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Idler 047 [No. 47: Deborah Ginger’s account of city-wits]
by [?]

Idler No. 47. Saturday, March 10, 1759.


Mr. Idler,

I am the unfortunate wife of a city wit, and cannot but think that my case may deserve equal compassion with any of those which have been represented in your paper.

I married my husband within three months after the expiration of his apprenticeship; we put our money together, and furnished a large and splendid shop, in which he was for five years and a half diligent and civil. The notice which curiosity or kindness commonly bestows on beginners, was continued by confidence and esteem; one customer, pleased with his treatment and his bargain, recommended another; and we were busy behind the counter from morning to night.

Thus every day increased our wealth and our reputation. My husband was often invited to dinner openly on the Exchange by hundred thousand pounds men; and whenever I went to any of the halls, the wives of the aldermen made me low courtesies. We always took up our notes before the day, and made all considerable payments by draughts upon our banker.

You will easily believe that I was well enough pleased with my condition; for what happiness can be greater than that of growing every day richer and richer? I will not deny, that, imagining myself likely to be in a short time the sheriff’s lady, I broke off my acquaintance with some of my neighbours; and advised my husband to keep good company, and not to be seen with men that were worth nothing.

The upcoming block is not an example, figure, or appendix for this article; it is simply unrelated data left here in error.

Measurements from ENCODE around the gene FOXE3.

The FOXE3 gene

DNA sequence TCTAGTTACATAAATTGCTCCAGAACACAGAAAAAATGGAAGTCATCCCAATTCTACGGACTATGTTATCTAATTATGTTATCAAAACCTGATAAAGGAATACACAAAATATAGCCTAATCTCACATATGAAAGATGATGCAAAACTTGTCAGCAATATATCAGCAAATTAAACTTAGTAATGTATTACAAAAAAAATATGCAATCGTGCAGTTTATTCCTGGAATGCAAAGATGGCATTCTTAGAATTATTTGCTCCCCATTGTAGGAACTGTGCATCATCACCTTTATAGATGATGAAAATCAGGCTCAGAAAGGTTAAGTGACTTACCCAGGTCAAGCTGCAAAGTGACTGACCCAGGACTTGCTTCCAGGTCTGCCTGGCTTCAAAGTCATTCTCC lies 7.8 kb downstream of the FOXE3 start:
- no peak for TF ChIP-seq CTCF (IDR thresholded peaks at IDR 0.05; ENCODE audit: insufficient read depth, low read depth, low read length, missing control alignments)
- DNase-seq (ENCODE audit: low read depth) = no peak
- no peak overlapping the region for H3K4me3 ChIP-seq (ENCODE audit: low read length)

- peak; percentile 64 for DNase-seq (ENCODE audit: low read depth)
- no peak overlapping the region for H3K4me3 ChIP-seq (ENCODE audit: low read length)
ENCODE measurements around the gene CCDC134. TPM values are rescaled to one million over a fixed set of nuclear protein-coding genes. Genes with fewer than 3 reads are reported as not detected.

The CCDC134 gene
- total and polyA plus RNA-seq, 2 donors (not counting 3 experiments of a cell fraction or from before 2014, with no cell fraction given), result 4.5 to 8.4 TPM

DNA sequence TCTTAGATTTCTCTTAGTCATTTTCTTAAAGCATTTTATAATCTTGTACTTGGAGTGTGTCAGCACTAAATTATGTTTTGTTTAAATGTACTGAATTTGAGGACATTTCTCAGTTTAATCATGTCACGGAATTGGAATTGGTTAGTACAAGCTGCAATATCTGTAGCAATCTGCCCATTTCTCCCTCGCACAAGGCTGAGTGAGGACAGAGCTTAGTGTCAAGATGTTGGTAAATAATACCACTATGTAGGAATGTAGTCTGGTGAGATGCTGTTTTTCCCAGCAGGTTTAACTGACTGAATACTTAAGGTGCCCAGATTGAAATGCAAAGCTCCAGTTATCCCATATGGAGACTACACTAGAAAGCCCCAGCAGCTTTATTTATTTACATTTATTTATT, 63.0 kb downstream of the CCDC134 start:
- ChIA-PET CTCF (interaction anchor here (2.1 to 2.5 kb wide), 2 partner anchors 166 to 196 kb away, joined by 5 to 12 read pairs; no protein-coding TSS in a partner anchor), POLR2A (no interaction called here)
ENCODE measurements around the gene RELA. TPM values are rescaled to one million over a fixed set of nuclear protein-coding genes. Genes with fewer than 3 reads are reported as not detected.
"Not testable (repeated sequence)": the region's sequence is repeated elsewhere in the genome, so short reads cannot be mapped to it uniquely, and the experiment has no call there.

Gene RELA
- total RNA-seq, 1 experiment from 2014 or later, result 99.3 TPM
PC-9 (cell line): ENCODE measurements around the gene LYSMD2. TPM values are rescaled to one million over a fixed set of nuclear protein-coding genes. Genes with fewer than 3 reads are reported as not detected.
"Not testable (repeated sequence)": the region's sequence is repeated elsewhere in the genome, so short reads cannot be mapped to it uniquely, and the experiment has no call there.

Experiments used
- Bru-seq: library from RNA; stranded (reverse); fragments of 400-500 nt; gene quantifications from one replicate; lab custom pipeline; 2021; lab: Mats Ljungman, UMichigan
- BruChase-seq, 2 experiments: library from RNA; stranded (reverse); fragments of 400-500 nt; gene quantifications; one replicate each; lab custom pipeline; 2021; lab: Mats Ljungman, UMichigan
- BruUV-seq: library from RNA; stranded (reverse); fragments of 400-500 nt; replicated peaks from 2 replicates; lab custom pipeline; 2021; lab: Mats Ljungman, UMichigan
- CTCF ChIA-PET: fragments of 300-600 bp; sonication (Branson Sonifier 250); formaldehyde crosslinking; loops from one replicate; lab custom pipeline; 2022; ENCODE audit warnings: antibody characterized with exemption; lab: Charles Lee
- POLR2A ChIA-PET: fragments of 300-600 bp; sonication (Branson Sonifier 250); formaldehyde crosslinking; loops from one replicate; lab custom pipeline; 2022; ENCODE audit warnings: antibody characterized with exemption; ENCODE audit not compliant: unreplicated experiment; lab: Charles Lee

In time he found that ale disagreed with his constitution, and went every night to drink his pint at a tavern, where he met with a set of criticks, who disputed upon the merit of the different theatrical performers. By these idle fellows he was taken to the play, which at first he did not seem much to heed; for he owned, that he very seldom knew what they were doing, and that, while his companions would let him alone, he was commonly thinking on his last bargain.

Having once gone, however, he went again and again, though I often told him that three shillings were thrown away: at last he grew uneasy if he missed a night, and importuned me to go with him. I went to a tragedy, which they called Macbeth; and, when I came home, told him, that I could not bear to see men and women make themselves such fools, by pretending to be witches and ghosts, generals and kings, and to walk in their sleep when they were as much awake, as those that looked at them. He told me that I must get higher notions, and that a play was the most rational of all entertainments, and most proper to relax the mind after the business of the day.

By degrees he gained knowledge of some of the players: and, when the play was over, very frequently treated them with suppers; for which he was admitted to stand behind the scenes.

He soon began to lose some of his morning hours in the same folly, and was for one winter very diligent in his attendance on the rehearsals; but of this species of idleness he grew weary, and said, that the play was nothing without the company.

His ardour for the diversion of the evening increased; he bought a sword, and paid five shillings a night to sit in the boxes; he went sometimes into a place which he calls the green-room, where all the wits of the age assemble and, when he had been there, could do nothing, for two or three days, but repeat their jests, or tell their disputes.

He has now lost his regard for every thing but the playhouse; he invites, three times a week, one or other to drink claret, and talk of the drama. His first care in the morning is to read the play-bills; and, if he remembers any lines of the tragedy which is to be represented, walks about the shop, repeating them so loud, and with such strange gestures, that the passengers gather round the door.